There was once a young boy named Jack, who lived with his mother. They had no money and nothing left to eat. “We have no choice but to sell Bluebell, our old cow,” said Jack’s mother. “Take her to market and sell her for a good price.”
So Jack set off with Bluebell. Before long, he met an old man, who asked, “Are you selling that fine cow?”
“Yes,” Jack replied.
“Well, I’ll give you these magic beans for her,” said the man. “They don’t look much, but if you plant them, you will soon be rich!” Jack liked the sound of that, and he gave Bluebell to the man.
When Jack showed his mother the beans she was very angry. “Silly boy! Go to your room!” she cried, throwing the beans out of the window.
The next morning, when Jack woke up, his room was strangely dark. He looked out of his window and saw a plant so tall that he couldn’t see the top of it. “It must be a magic beanstalk!” he cried.
Jack started to climb. When he reached the top, he saw a giant house. Jack’s tummy was rumbling with hunger, so he knocked on the enormous door, and a giant woman answered.
“Please may I have some breakfast?” asked Jack. “You’ll BE my breakfast if my husband sees you!” said the woman. But Jack begged and pleaded, and at last the giant’s wife let him in. She gave him some break and milk and hid him in a cupboard.
Soon Jack heard loud footsteps and felt the cupboard shake. “Fee-fi-fo-fum! I smell the blood of an Englishman!” roared the giant. “Don’t be silly,” the giant’s wife said. “You smell the sausages I’ve cooked for your breakfast.”
When the giant had finished eating, he counted the hundreds of huge gold coins in his treasure chest but the counting soon sent him to sleep. As quick as a flash, Jack grabbed the coins, ran out of the house, and climbed down the beanstalk.
His mother was so happy to see the gold. “Clever boy! We’ll never be poor again!” she laughed. But soon Jack and his mother had spent all the money, so the boy climbed the beanstalk again. He knocked on the huge door and begged the giant’s wife to give him some food. At last she let him in.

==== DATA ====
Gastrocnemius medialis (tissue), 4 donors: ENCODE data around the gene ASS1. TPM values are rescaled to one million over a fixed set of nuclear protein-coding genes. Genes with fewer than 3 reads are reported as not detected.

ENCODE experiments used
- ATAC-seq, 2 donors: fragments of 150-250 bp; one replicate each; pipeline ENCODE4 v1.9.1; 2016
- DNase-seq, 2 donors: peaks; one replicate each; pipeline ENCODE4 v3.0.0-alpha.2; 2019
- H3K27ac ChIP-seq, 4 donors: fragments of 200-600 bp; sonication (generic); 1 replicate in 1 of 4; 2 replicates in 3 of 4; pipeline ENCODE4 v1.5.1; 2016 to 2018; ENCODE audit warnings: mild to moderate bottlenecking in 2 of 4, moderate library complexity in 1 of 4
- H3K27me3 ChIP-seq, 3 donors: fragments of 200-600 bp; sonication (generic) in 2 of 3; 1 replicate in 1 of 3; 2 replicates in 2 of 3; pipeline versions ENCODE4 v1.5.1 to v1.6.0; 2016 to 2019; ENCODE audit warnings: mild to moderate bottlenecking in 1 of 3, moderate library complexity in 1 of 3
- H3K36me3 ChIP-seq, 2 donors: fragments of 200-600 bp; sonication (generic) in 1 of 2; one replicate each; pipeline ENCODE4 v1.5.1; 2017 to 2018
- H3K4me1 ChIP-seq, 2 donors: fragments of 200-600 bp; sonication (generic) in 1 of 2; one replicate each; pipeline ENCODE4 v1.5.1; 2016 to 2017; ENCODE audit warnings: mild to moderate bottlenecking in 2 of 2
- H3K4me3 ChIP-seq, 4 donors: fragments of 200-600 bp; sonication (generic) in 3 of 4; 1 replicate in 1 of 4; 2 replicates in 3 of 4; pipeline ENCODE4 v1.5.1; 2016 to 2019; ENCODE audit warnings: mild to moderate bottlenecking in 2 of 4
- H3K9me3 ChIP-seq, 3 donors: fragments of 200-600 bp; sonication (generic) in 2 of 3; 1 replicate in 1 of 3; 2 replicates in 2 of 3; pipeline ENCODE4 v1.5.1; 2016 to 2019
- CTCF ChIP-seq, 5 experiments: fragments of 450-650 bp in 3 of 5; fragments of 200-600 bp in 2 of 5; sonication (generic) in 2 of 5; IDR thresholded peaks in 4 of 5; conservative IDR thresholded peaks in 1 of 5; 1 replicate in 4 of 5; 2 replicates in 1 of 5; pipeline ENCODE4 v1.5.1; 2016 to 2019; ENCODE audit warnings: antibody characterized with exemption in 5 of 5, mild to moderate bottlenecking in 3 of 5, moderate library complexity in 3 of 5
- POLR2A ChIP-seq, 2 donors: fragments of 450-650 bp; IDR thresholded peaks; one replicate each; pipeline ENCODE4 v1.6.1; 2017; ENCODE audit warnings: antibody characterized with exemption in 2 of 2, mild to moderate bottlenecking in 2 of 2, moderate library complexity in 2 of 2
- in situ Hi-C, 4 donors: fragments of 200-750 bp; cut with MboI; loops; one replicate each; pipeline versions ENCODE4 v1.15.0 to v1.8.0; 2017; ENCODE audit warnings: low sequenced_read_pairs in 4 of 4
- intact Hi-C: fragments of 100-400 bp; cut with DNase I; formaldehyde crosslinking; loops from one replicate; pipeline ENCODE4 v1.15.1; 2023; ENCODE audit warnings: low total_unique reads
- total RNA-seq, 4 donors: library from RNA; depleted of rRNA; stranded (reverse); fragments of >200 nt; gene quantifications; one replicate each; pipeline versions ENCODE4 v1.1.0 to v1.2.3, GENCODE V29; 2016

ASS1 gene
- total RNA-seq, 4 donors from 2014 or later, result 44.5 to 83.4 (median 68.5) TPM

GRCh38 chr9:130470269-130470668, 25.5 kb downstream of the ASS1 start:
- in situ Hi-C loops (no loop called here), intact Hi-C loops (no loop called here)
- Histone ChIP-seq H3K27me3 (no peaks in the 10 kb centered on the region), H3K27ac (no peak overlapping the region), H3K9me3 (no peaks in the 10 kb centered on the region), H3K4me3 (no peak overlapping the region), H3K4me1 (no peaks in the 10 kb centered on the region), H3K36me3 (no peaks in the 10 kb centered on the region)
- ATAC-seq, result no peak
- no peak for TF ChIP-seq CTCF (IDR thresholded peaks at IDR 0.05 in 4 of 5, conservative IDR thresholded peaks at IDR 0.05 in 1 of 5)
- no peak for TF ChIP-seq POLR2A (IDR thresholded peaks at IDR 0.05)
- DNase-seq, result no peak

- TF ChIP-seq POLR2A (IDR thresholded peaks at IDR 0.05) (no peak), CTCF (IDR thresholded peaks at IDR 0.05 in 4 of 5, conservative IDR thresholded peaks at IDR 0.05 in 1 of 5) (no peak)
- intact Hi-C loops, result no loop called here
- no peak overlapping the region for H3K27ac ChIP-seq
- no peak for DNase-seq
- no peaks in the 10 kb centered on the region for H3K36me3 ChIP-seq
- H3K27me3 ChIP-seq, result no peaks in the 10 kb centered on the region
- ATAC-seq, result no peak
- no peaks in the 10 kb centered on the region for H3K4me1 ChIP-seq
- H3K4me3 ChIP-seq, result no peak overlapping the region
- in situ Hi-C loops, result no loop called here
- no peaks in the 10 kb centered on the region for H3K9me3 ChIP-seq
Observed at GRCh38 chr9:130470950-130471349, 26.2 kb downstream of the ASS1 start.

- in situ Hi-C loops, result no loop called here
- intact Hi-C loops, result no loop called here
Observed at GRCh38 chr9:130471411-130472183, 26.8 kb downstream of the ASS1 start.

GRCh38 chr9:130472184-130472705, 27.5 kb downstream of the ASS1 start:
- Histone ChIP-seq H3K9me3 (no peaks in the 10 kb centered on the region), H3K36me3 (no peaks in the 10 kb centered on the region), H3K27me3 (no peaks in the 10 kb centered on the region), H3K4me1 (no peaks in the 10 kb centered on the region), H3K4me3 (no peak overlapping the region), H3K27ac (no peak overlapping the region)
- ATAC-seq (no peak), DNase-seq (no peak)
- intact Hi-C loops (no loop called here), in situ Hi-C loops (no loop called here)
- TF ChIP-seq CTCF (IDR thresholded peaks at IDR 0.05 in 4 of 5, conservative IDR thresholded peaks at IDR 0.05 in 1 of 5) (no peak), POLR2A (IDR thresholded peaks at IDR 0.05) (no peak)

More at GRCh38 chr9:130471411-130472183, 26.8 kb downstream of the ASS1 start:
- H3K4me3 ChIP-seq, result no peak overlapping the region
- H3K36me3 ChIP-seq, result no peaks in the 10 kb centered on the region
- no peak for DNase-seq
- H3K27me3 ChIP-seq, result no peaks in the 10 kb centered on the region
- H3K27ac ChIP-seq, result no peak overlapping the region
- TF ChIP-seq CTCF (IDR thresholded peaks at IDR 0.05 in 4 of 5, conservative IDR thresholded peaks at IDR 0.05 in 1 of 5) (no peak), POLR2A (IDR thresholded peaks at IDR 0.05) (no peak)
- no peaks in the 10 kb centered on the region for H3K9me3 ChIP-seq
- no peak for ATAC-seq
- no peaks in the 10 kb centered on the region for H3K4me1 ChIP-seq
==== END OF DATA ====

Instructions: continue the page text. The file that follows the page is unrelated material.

After eating his breakfast, Jack hid in the cupboard just as the giant arrived home for lunch. When he had finished eating, his wife brought him his pet hen. “Lay!” he bellowed, and the hen laid a golden egg. It laid ten eggs before the giant started to snore. Jack couldn’t believe his luck, so he picked up the hen and ran.
His mother beamed when she saw the hen lay a golden egg. “We will never be hungry again,” she said. But even though Jack and his mother were rich, the boy decided to climb the beanstalk one more time.
Jack knew the giant’s wife wouldn’t be happy to see him, so he snuck in when she wasn’t looking and hid in the cupboard. When the giant came home, his wife brought him his magic harp. “Play!” he roared, and the harp played such sweet music the giant soon fell asleep.
Jack saw his chance and grabbed the harp. As he ran, the harp cried out, “Master! Help!” The giant woke up and began to chase Jack down the beanstalk.
“Mother, fetch the ax!” Jack yelled as he reached the ground. He chopped at the beanstalk with all his might. CREAK! GROAN! The giant quickly climbed back to the top just before the beanstalk crashed to the ground.
When his mother heard the harp play, she laughed and hugged Jack tightly. “My clever boy!” she said. And the two of them lived happily ever after.